Popular Science Monthly/Volume 72/June 1908/The Dawn of Quadrupeds in North America




IN the early days of the physical sciences one who gave a commonsense interpretation to a phenomenon of nature was looked upon as dissenting from the accepted interpretation of things. It pleased the people of the early days of science to regard natural phenomena as something wonderful, as a divine creation or as something beyond the comprehension of the human intellect. It has been less than two centuries since men began to emerge from under this pall. The advance made in science constitutes one of the wonders of the age. It is the purpose of this essay to record the progress of investigation in one line of scientific research, and that is the one which leads up to a knowledge of the ancestry of one group of the vertebrates.

The early observers of nature had curious suppositions in regard to the nature of fossils. They regarded these objects, which were common, as of various origins. Some claimed that they arose spontaneously in the rocks, others were of the opinion that they arose from germs which had fallen from heaven, but the large majority believed the fossils to be the remains of "an accursed race" whose existence had been ended by the Noachian deluge. Early in the seventeenth century collectors of natural objects became familiar with certain bodies which were known as "glossopetrse." They were embedded in the rocks and the manner of their entombment was a matter of considerable dispute. In the first half of the seventeenth century, Fabio Colonna had tried to convince his contemporaries that the "glossopetræ" were nothing but shark's teeth. His arguments failed to carry conviction, however. It was not until 1669 that Steno, a Dane by birth, though a teacher in the schools of Florence, Italy, demonstrated by the dissection of a common shark's head that the "glossopetræ" and the teeth of the shark were identical. These results he published in a quaint little volume entitled "De Solido intra Solidum naturaliter contento."[1] This was the first application of the modern method of paleontological research to the study of objects contained in the rocks. Later Cuvier continued and extended the researches of Steno and from the time of the famous investigator, Cuvier, to the present, our knowledge of the objects entombed in the rocks has progressed rapidly.

Modern researches have carried our knowledge of the distribution and relationships of animals farther and farther back into geological time. There was a time, not many decades ago, when people knew nothing of the animals of the ancient days. During the life of Cuvier the knowledge of extinct animals had not progressed much farther back into geological time than the Cretaceous or Jurassic. It was just four years before his death that Jaeger made his important contribution to the Triassic fauna of Europe by the description of the remains of Mastodonsaurus, which he had in 1824 described as Ichthyosauri. Subsequent researches by a host of observers have carried our knowledge of animals into an antiquity which had not been expected.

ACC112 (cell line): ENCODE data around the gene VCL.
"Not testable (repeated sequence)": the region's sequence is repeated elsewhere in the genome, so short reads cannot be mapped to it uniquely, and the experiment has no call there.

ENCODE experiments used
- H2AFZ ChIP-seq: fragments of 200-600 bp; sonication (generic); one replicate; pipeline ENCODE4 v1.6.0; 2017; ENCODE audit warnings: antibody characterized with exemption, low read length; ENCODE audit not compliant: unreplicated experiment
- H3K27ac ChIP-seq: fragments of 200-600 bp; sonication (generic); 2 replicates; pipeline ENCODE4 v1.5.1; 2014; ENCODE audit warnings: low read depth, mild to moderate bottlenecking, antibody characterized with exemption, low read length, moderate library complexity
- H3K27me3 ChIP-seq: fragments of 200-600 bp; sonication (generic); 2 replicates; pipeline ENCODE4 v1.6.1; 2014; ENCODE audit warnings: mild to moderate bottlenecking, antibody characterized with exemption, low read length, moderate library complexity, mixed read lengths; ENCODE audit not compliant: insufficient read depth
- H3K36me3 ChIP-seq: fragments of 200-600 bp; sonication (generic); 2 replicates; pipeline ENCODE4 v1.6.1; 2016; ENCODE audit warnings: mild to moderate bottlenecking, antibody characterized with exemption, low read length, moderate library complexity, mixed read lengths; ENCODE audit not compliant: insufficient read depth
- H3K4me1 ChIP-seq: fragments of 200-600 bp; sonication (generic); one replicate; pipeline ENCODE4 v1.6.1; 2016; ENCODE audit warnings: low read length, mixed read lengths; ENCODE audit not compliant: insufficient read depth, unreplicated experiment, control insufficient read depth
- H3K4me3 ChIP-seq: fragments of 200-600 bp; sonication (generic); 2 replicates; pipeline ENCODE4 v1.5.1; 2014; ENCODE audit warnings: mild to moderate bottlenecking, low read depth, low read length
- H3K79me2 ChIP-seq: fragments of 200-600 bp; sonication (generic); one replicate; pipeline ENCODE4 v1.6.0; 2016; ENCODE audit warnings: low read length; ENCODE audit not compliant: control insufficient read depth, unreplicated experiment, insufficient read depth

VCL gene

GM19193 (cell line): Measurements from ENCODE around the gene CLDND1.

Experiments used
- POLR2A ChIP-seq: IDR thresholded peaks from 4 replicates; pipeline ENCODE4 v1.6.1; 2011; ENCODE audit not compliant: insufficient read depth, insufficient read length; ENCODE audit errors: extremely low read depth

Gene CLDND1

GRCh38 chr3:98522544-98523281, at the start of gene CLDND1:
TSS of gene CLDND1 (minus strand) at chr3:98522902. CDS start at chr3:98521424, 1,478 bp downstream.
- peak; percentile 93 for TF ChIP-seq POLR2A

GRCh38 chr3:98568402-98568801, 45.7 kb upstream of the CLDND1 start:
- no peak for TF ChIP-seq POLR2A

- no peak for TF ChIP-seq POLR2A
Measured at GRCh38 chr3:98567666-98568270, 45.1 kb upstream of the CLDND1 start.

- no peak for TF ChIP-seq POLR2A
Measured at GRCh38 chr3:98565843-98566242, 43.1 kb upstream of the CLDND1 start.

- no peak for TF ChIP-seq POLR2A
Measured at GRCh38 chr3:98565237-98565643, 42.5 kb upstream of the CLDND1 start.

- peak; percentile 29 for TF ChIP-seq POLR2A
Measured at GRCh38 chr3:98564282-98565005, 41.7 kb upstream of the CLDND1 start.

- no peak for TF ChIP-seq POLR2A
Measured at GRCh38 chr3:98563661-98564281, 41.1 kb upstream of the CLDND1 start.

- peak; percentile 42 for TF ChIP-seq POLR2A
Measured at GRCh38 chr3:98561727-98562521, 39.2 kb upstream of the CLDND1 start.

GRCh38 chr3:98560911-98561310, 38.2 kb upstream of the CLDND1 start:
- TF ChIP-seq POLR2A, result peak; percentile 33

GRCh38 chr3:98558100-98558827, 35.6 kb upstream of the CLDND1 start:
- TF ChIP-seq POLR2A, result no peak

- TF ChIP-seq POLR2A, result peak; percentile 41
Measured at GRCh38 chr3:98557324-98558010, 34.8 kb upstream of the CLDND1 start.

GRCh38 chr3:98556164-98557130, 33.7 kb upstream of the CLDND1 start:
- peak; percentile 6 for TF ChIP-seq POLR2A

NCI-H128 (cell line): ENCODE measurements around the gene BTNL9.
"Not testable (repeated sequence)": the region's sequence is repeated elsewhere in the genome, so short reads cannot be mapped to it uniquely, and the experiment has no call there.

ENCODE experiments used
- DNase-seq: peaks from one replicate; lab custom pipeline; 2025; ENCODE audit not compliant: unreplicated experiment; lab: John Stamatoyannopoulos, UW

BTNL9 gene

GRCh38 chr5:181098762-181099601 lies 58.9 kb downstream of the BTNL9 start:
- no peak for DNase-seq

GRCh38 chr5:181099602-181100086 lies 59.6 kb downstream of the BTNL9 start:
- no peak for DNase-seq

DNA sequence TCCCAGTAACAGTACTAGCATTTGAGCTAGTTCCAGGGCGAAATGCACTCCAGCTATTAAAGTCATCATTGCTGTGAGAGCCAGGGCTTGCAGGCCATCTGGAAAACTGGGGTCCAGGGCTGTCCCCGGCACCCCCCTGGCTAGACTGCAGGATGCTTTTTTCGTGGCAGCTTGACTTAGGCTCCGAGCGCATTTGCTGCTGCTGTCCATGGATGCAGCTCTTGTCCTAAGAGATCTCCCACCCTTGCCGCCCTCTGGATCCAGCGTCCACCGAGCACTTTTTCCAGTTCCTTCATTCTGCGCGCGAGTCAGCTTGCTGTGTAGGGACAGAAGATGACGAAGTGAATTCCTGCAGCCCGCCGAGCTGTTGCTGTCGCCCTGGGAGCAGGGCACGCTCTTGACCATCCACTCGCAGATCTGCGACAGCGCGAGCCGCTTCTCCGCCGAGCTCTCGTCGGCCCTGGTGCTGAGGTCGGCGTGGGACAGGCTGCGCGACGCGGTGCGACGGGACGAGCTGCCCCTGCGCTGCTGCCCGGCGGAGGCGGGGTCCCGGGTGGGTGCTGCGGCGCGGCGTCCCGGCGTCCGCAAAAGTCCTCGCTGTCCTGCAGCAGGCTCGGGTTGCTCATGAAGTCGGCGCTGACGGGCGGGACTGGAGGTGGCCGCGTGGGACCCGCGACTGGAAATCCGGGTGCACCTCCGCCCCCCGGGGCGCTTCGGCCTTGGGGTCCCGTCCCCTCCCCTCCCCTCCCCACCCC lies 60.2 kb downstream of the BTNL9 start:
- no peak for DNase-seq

The animals which it is our purpose to treat here are the ancestors of the modern Amphibia. There are few groups of vertebrates whose phylogeny is more obscure than that of our common toads, frogs and salamanders. It is the popular idea that these animals are unknown back in geological time, but that they are of a rather recent origin. As a matter of fact the present-day amphibians are the descendants of the oldest group of vertebrated animals with the exception of the fishes. Our knowledge of the fishes begins near the dawn of animal life on earth, and their remains are preserved in the rocks of the Ordovician age, just west of Cañon City, Colorado, and in the Big Horn Mountains, Wyoming. Our knowledge of the amphibians begins just two ages later, and in the Devonian rocks of Pennsylvania are found the earliest traces of quadrupeds on earth. These evidences consist in footprints found by Isaac Lea in 1849 and the announcement of his discovery was given to the British Association for the Advancement of Science by Buckland in that year. These footprints represent a rather large animal which may have attained a length of several feet. The footprints were found impressed in the "Old Red Sandstone" of Pennsylvania which forms a part of the Catskill formation of that state. Marsh, forty-seven years later, announced the discovery of similar footprints from the same horizon and near the same locality but does not mention the discoveries of Lea. From these tracks in the Devonian to the deposits in the Allegheny series of the Pennsylvanian our knowledge of the Amphibia is a blank. There is not a trace recorded of any amphibians in the rocks of the Mississippian or in the Pottsville of the Pennsylvanian.

In the Allegheny series, there are several deposits in the United States, and probably one in Canada, which have produced remains of the early quadrupeds. The principal localities are in Illinois, Pennsylvania and Ohio. From the last named state great numbers of these paleontological treasures have been recovered and are preserved in the museums of the east. The most interesting place which has kept for us a record of the amphibian life of this far-off time is a deposit of coal in the eastern part of Ohio in the northern part of Jefferson county. These deposits are in the form of a thick bed of coal which has been opened up by modern industry which has cast aside as useless the blocks on which are preserved the priceless relics of the creatures of this bygone time. There have been great numbers of these blocks of coal collected by geologists, but in all probability the greater part of the animal remains preserved in the coal has gone to furnish heat for the people of the region.

The animals, which have been obtained from the old Diamond mine near the village of Linton, Ohio, are imbedded in the coal which formed from the vegetation growing on the shores of the lake in which the coal accumulated.[2] This old lake was probably of but limited extent and may not have measured more than six miles in its greatest diameter. In this lake lived and died for ages the animals whose remains represent the first recorded appearance of quadrupeds on the earth. There are, to be sure, deposits in Illinois which are of contemporaneous age, but so far only five specimens of amphibia have been discovered in these deposits, so they are hardly to be taken into account when compared to the hundreds of specimens obtained by Dr. J. S. Newberry from the Linton locality. The animals which disported themselves in this old lake, at their death fell to the bottom and their remains, what was left of them after their former companions had feasted on their bodies, were covered with the mud and vegetation which drifted in upon them. Thus they are preserved to us.